In the first national study of its size, researchers at University of California San Diego School of Medicine and UC San Diego Health, Department of Nursing, have found that male and female nurses are at higher risk of suicide than the general population. Results of the longitudinal study were published in the February 3, 2020 online edition of WORLDviews on Evidence Based-Nursing .
Using the 2005-2016 National Violent Death Reporting System dataset from the Centers for Disease Control, we found that male and female nurses are at a higher risk for suicide, confirming our previous studies. Female nurses have been at greater risk since 2005 and males since 2011. Unexpectedly, the data does not reflect a rise in suicide, but rather that nurse suicide has been unaddressed for years." Judy Davidson, DNP, RN, senior author, research scientist at UC San Diego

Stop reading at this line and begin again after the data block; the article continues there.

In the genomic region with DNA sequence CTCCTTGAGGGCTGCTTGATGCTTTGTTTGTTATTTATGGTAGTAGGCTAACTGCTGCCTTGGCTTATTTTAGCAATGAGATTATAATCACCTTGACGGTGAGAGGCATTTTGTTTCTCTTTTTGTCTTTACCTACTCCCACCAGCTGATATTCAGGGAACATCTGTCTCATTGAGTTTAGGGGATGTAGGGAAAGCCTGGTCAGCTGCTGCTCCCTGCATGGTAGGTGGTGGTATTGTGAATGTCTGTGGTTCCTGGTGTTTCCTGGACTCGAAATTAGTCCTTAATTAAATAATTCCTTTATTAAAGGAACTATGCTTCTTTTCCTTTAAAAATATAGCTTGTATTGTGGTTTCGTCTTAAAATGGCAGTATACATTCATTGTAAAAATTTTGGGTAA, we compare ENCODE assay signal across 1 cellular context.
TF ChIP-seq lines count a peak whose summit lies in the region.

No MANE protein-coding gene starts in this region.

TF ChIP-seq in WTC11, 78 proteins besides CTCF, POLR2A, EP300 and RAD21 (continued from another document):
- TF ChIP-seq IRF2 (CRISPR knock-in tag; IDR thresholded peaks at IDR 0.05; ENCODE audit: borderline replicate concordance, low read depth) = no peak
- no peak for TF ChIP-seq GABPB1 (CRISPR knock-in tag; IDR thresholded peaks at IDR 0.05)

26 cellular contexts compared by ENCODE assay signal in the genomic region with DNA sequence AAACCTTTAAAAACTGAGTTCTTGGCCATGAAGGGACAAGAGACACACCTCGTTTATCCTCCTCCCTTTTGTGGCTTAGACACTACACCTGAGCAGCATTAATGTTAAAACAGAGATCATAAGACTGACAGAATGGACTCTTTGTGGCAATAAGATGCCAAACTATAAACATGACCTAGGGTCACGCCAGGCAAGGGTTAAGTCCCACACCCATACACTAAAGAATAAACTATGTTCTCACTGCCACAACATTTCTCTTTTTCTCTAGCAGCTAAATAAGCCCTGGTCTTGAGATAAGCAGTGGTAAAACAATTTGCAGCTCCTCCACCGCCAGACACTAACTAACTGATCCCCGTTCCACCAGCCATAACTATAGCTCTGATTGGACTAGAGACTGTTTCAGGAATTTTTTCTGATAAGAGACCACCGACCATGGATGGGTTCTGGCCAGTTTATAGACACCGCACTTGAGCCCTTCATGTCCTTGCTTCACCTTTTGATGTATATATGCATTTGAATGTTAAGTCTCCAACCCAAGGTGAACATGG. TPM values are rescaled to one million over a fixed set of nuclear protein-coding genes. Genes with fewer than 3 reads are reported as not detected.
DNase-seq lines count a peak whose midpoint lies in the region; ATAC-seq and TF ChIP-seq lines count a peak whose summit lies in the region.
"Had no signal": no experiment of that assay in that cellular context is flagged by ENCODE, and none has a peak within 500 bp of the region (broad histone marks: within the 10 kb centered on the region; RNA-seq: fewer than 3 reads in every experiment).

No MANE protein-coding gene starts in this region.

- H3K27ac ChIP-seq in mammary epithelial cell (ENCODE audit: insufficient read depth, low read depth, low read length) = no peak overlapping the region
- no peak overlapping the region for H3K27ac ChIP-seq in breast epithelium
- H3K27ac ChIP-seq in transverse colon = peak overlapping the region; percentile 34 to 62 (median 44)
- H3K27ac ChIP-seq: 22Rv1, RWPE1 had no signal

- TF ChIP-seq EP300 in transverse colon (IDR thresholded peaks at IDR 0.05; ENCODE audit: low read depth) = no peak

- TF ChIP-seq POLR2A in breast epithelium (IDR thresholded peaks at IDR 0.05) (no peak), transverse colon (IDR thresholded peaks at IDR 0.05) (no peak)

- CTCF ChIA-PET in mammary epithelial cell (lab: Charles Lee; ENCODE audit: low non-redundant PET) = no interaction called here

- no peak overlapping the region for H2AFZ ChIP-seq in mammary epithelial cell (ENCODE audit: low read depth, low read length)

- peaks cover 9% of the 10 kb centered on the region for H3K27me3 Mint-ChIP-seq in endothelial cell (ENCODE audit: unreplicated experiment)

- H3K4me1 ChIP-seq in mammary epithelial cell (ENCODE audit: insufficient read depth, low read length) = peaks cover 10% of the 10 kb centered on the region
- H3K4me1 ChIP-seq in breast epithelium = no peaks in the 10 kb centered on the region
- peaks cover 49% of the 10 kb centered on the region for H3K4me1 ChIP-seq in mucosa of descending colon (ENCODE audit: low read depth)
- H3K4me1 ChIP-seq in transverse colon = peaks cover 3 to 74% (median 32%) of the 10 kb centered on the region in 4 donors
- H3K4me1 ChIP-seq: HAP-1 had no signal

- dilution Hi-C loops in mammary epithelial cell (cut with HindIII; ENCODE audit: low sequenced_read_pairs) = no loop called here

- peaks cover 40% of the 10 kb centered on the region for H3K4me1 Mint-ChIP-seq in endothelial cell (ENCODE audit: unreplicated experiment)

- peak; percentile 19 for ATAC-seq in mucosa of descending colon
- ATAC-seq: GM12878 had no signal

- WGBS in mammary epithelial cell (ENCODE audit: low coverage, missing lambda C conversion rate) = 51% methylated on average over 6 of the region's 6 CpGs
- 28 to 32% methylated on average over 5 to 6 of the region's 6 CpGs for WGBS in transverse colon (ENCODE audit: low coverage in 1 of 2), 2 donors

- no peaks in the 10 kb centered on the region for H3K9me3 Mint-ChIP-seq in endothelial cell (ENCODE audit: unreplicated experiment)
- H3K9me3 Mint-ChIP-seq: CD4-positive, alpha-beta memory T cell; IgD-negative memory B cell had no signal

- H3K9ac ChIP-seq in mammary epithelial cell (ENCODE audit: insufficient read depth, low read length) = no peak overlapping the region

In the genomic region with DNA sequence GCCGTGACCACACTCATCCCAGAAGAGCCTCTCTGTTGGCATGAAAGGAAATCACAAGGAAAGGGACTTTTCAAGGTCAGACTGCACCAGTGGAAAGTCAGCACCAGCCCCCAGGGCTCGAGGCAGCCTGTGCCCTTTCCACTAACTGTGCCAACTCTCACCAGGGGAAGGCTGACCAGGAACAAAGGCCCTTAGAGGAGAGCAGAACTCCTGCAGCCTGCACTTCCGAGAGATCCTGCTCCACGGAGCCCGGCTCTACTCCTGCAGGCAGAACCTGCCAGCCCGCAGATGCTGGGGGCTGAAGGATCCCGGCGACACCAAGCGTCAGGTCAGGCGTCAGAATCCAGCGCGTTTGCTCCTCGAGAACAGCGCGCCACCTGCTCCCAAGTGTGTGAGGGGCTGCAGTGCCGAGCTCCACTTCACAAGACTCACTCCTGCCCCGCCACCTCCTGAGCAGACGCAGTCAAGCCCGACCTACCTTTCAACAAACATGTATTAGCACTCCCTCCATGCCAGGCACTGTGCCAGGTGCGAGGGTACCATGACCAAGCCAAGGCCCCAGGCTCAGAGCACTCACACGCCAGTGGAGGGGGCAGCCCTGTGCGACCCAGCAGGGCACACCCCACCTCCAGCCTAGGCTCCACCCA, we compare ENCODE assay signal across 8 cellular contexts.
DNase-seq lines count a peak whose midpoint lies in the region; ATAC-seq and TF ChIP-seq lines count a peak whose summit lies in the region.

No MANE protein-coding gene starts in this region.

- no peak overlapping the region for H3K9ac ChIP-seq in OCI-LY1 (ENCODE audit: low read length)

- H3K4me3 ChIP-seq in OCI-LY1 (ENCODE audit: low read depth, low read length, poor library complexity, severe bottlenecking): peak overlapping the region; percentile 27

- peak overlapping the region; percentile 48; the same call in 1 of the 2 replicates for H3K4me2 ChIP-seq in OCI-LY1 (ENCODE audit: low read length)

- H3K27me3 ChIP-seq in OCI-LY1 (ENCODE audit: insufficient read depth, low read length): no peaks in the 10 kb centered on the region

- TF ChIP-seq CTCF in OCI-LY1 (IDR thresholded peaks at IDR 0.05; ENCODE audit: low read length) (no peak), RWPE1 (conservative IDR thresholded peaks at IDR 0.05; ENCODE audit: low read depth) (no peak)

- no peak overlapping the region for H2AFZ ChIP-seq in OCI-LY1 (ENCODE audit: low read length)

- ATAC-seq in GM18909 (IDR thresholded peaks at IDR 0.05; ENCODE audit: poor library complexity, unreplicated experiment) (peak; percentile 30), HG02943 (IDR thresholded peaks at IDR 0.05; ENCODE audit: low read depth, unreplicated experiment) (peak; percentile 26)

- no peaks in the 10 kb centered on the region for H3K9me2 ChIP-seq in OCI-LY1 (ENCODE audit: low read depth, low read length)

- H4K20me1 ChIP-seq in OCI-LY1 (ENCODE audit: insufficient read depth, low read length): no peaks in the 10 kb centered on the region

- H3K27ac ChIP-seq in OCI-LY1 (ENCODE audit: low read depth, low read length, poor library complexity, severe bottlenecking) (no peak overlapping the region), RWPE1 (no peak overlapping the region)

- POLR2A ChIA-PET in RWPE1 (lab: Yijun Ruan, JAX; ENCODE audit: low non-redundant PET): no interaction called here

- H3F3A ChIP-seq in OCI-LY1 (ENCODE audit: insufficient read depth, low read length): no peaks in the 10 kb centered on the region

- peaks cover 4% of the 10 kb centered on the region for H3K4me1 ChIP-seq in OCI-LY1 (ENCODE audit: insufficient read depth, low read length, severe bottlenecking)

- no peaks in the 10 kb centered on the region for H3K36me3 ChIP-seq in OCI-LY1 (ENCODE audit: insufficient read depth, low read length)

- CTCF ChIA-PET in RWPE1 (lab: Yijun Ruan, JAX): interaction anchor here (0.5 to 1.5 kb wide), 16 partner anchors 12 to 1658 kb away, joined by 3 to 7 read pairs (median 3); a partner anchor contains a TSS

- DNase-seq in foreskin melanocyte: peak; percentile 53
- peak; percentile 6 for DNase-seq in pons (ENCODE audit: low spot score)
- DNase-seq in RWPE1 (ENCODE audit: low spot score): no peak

The World Health Organization reports that one person dies every 40 seconds by suicide. It is the 10th leading cause of death in the United States, occurring at a rate of 13 per 100,000 persons. While overall mortality rates are decreasing in the US, the suicide rate is rising.
Davidson and colleagues found that female nurse suicide rates from 2005 to 2016 were significantly higher (10 per 100,000) than the general female population (7 per 100,000). Similarly, male nurses (33 per 100,000) were higher than the general male population (27 per 100,000) for the same period.
"Opioids and benzodiazepines were the most commonly used method of suicide in females, indicating a need to further support nurses with pain management and mental health issues," said co-author Sidney Zisook, MD, professor of psychiatry , UC San Diego School of Medicine. "The use of firearms was most common in male nurses, and rising in female nurses. Given these results, suicide prevention programs are needed." Related Stories
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